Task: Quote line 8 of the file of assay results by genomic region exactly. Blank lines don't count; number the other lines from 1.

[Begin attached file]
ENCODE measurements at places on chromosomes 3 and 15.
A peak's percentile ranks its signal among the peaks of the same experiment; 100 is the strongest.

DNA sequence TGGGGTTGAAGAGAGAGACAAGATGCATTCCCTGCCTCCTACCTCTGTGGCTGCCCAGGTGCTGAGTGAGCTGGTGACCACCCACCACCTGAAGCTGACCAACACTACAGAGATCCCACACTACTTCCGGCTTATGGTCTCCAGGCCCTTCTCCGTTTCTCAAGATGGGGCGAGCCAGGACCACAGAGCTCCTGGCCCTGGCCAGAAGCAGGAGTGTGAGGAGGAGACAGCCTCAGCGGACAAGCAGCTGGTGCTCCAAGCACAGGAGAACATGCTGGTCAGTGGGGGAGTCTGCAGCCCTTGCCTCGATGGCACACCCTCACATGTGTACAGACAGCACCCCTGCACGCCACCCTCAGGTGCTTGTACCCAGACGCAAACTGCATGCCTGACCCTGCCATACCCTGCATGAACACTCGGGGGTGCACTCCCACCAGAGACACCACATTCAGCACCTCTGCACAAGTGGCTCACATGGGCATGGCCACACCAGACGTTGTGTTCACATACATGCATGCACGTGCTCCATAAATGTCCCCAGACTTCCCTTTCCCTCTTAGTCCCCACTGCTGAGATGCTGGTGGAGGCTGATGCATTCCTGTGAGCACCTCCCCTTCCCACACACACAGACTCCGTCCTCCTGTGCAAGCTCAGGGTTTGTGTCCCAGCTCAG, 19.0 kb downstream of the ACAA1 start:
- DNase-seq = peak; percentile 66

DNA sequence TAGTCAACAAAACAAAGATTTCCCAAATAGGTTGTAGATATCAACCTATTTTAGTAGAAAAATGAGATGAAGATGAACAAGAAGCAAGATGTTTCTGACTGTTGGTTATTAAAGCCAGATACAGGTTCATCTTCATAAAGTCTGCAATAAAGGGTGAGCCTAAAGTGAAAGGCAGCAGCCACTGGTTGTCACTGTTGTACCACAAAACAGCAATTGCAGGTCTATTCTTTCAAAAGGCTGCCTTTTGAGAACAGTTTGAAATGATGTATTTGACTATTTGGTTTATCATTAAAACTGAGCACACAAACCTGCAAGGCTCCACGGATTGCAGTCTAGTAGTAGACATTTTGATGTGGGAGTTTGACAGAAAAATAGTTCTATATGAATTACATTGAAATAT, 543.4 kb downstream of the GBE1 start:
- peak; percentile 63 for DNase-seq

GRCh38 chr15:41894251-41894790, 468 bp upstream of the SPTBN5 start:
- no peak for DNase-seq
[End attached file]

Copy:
- no peak for DNase-seq